In June 2020, David Colbert Jr. stepped into an empty brick warehouse in the historic Goodyear Tire district of South Los Angeles. The campus, designated the Beehive, is a 92,000 square foot commercial district developed for the revitalization of SOLA. When Colbert first saw it, it was decrepit, abandoned – but his artistic eyes took in more than the physical surroundings.

Through a collaboration with the prestigious Gensler architecture firm, Colbert oversaw the transformation of the abandoned warehouse into the sleek and stylish contemporary Gallery 90220.

Gallery 90220 is a contemporary Black-owned art gallery dedicated to uplifting and showcasing emerging Black and Brown artists. Colbert is the owner, founder, and executive director as well as one of the gallery’s curators. In 2018 he established the Compton Art Walk, a series of monthly festivals designed to unite local artists and businesses to collaborate, network and showcase their talents and hard work while driving economic support to Compton.

The Red Dot Family of Artistic Platforms

Since starting the Compton Art Walk, Colbert has gone on to realize another dream: opening one of the nation’s only Black-owned art galleries. Colbert’s vision was to create a safe space for creative members of the Black community. The gallery has featured the art of Egypt Hagan, who creates stylistic portraits fused with murals, as well as abstract artist Gianni Lee and mixed-media artist Malcolm-Emilio.

Gallery 90220 just wrapped up its edgy photography exhibit “Parallel Kin”. The two photographers featured in the exhibit hail from Los Angeles and New Orleans respectively and their work combines to create a fresh new fusion of separate cultures and styles.

“This exhibit was all about Black expression,” Colbert says. “These photographs are intensely vulnerable and carry a unique perspective.” The newest exhibit is Brandon Brown’s “Twice as Nice” starting June 18 2022.

“Brandon is a multi-faceted artist,” says the gallery’s executive director, David Colbert. “He’s a fine artist and a top-tier actor. It’s a very unique exhibit and we’re very excited about it.”

The Artistic Revival of Compton

In 2018, Colbert created the Compton Art Walk, the first event of its kind in Compton. “I was inspired by the LA art walk,” Colbert says. “I wanted to create an event that was similar but with a Compton flair.”

The CAW highlights the creativity and accomplishments of the Black community. While the popular festival hasn’t been held over the past year, Colbert has plans to start it back up. “The Art Walk is a chance for participants of our programs to volunteer, participate and assist in every aspect of the festival,” says Colbert. “They help with planning, marketing, all the way to execution.”

“I am a third generation product of Compton,” Colbert says, “and I say that with pride. The Art Walk has been a way to gather the community and to offer local individuals a chance to volunteer, showcase their work, and network. It’s a vital ingredient to the local art scene.”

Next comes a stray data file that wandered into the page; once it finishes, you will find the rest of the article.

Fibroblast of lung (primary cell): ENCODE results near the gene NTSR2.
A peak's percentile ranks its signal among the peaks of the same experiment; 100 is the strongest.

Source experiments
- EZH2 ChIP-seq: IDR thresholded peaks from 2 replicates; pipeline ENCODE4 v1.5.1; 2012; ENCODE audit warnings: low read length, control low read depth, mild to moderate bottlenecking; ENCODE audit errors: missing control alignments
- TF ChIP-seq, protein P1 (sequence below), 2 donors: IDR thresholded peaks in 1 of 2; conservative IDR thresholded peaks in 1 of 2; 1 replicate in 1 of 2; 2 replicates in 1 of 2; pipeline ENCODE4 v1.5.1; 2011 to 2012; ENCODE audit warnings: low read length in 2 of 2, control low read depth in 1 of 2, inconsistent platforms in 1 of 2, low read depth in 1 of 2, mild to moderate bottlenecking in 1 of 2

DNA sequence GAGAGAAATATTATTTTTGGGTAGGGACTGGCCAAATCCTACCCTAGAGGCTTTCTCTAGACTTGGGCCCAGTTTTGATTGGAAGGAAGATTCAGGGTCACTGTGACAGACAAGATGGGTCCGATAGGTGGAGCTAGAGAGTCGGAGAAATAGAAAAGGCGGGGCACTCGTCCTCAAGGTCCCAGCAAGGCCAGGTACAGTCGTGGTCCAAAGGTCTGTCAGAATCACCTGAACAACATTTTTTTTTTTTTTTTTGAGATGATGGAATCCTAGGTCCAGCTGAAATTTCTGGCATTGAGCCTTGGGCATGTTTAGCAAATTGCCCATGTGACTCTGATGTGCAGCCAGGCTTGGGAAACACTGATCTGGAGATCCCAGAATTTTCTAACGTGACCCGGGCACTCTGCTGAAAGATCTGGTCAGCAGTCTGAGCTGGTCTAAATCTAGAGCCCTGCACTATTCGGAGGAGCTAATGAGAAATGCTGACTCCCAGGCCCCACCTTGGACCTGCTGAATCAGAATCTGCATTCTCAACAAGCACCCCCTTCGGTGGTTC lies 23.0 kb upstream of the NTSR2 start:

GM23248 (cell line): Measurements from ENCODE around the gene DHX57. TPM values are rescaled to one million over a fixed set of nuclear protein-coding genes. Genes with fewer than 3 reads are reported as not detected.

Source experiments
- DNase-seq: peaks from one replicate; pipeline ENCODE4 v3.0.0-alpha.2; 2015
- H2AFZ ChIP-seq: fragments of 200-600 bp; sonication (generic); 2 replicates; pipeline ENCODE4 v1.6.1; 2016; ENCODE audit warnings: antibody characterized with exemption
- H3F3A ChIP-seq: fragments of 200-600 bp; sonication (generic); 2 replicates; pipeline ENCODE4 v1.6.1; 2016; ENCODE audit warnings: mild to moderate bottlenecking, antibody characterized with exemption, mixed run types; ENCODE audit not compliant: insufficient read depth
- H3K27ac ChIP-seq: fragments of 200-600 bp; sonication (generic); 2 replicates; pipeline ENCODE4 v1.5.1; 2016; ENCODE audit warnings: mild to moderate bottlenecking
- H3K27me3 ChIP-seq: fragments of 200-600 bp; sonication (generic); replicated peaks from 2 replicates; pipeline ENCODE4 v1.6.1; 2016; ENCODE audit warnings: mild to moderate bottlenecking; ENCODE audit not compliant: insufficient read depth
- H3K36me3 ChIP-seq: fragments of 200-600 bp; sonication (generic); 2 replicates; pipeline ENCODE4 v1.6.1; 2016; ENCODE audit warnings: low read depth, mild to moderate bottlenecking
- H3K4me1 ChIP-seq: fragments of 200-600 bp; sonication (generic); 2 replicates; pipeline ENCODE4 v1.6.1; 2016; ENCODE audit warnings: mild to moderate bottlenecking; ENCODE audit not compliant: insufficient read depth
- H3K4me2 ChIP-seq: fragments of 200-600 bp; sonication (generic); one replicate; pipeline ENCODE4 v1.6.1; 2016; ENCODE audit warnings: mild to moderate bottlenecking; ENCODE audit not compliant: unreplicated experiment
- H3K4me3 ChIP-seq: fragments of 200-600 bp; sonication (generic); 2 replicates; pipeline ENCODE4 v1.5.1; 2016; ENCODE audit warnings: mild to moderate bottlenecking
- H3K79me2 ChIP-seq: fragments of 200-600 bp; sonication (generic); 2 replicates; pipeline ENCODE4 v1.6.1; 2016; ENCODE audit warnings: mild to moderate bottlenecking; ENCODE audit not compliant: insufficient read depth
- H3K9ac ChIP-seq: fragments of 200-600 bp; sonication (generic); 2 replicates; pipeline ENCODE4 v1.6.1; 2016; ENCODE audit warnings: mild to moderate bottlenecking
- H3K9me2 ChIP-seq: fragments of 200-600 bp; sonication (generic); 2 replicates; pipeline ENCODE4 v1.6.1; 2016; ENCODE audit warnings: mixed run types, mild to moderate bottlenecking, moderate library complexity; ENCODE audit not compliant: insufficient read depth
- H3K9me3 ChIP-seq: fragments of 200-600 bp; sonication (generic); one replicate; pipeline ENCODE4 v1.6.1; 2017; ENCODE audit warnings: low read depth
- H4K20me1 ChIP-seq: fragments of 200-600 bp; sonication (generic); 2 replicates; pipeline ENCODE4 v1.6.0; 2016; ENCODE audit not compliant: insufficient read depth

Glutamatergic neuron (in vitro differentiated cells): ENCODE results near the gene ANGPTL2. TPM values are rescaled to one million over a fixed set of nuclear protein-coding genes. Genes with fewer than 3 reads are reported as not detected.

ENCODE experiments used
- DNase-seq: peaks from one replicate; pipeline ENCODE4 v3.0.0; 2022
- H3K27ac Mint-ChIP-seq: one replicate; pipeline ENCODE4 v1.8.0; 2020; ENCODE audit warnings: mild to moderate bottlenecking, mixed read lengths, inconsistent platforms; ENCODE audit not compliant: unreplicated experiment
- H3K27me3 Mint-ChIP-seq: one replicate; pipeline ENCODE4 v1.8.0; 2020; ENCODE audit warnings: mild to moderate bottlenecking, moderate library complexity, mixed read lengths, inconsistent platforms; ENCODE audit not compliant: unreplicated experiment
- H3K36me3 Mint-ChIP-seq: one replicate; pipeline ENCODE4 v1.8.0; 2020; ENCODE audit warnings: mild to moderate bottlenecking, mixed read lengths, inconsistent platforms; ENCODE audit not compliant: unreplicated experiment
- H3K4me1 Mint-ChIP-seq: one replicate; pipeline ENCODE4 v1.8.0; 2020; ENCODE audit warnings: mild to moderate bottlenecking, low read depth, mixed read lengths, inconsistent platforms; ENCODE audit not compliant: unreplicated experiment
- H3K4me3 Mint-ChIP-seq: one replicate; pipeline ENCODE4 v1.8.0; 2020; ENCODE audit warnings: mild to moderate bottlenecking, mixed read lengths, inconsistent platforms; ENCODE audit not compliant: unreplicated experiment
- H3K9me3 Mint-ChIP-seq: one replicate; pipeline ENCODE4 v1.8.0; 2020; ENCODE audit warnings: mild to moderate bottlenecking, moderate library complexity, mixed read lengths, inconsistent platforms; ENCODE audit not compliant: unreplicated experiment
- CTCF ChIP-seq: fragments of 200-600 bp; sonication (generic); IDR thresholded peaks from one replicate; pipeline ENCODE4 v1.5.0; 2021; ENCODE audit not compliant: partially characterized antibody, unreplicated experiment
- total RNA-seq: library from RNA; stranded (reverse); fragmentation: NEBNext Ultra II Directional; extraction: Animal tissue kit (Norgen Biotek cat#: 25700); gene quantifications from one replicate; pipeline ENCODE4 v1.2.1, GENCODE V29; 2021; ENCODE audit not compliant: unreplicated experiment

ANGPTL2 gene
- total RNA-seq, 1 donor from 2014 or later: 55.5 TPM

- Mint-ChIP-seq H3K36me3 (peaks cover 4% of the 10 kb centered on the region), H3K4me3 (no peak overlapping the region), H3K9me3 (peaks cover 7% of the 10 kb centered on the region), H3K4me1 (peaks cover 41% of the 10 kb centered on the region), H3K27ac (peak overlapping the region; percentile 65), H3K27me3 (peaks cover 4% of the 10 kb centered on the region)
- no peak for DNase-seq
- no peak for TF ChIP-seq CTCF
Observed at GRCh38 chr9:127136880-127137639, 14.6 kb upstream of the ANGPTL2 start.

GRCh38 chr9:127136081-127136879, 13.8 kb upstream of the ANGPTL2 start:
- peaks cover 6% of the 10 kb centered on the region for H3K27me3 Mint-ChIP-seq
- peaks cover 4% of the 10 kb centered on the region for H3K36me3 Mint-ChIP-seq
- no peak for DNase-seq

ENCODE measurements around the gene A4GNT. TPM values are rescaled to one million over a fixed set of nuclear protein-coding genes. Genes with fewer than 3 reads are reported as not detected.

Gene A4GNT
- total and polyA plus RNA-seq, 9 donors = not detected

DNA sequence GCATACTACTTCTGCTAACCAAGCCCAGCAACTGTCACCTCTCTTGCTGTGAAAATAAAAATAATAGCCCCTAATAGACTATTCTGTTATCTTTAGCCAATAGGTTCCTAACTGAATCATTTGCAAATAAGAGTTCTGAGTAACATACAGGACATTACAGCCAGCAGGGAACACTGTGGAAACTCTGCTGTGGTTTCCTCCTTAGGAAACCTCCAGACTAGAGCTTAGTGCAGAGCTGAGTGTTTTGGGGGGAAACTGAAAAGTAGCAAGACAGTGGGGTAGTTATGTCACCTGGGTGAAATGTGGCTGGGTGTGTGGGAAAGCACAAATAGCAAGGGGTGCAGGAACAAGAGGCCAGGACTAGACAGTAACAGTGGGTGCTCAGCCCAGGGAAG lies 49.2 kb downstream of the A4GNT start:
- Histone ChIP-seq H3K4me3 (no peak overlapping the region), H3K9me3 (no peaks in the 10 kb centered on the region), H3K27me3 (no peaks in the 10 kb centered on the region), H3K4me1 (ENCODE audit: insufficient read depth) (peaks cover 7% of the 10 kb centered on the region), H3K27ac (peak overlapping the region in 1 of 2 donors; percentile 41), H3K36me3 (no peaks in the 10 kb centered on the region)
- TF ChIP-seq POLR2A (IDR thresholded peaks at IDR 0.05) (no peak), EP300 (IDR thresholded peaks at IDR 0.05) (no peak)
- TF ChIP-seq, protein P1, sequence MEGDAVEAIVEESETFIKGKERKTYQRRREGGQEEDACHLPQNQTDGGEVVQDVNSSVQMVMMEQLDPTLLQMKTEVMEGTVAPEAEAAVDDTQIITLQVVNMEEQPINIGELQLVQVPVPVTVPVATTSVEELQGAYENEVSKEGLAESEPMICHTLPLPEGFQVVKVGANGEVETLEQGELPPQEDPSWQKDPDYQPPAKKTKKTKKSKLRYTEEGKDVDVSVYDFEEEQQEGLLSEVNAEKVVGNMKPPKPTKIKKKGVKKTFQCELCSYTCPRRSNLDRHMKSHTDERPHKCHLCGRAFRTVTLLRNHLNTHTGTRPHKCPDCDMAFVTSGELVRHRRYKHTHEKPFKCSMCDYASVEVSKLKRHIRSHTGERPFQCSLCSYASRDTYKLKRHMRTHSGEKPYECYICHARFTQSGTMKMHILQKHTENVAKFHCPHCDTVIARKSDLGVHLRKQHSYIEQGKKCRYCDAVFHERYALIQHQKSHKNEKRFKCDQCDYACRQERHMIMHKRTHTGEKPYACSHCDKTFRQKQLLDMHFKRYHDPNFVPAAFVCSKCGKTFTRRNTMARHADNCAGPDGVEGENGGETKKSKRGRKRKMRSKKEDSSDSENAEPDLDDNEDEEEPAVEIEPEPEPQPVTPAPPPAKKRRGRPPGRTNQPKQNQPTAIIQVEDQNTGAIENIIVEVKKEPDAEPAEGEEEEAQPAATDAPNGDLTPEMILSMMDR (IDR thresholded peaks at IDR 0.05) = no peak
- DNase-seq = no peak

About David Colbert Jr.

David Colbert Jr. is the Founder and Executive Director of the nonprofit organization Compton Art Walk Inc., established in 2018. He is the owner and one of the curators of Gallery 90220, which opened in 2021. Colbert studied sociology at California State University as has been recognized as one of LA’s top art curators.

Colbert is a devoted advocate for the arts, keen on fostering culture in his community. He has been recognized as a leading creative mind in Compton.

Colbert is also the Executive Producer of the Red Dot Series podcast, which features top young creatives from around the country. The podcast has enjoyed many notable guests, including Grammy award-winning artist Jairus Mozee. The series has also been featured on Vh1’s hit television series Black Ink.

Colbert has been interviewed by Harvard University to document his impact on the art scene in Compton, and his gallery was featured in the Los Angeles Times for providing a unique for reviving art culture and history in Compton and is recognized as a Black-owned business as part of Forbes Green Book Guide.

Colbert is currently developing an interactive artistic website designed for artists of color to build a community, sell their art, and share ideas: “Digital art allows endless possibilities for artists to be seen and heard. Even now these moments set the tone for the future. Online platforms will allow patrons, sponsors, and fans to buy art, and will allow artists to sell and promote their work.”

He is also designing a new line of art supplies that will cater specifically to artists of color. “We’re underrepresented in the world of art supplies,” Colbert reveals. “I’m designing a line of supplies that meet our needs.”From Rubble to Revival

Gallery 90220 started with an empty warehouse – plain brick walls, a dirt floor, darkness. But it also started with a dream. From that dirt floor has risen a gallery unlike any other, a place where both established and emerging artists of color can show the world what they can do.

Now the building is a work of art in and of itself, chic and functional at the same time, a crown jewel in the illustrious portfolio of Kevin Sherrod, a designer at Gensler Los Angeles and an avid supporter of the Compton Art Walk. Together, Colbert and Sherrod created a clean, stylistic space with clever art storage options, gorgeous natural lighting, office areas, and, most importantly, an overall sense of building up a community of Black and Brown artists.

Gallery 90220 is a contemporary art gallery located in an industrial stretch of Historic South-Central Los Angeles, California, and promotes Black art, culture, and Black-owned business. The new exhibit “Twice as Nice” by Brandon Brown opens June 18.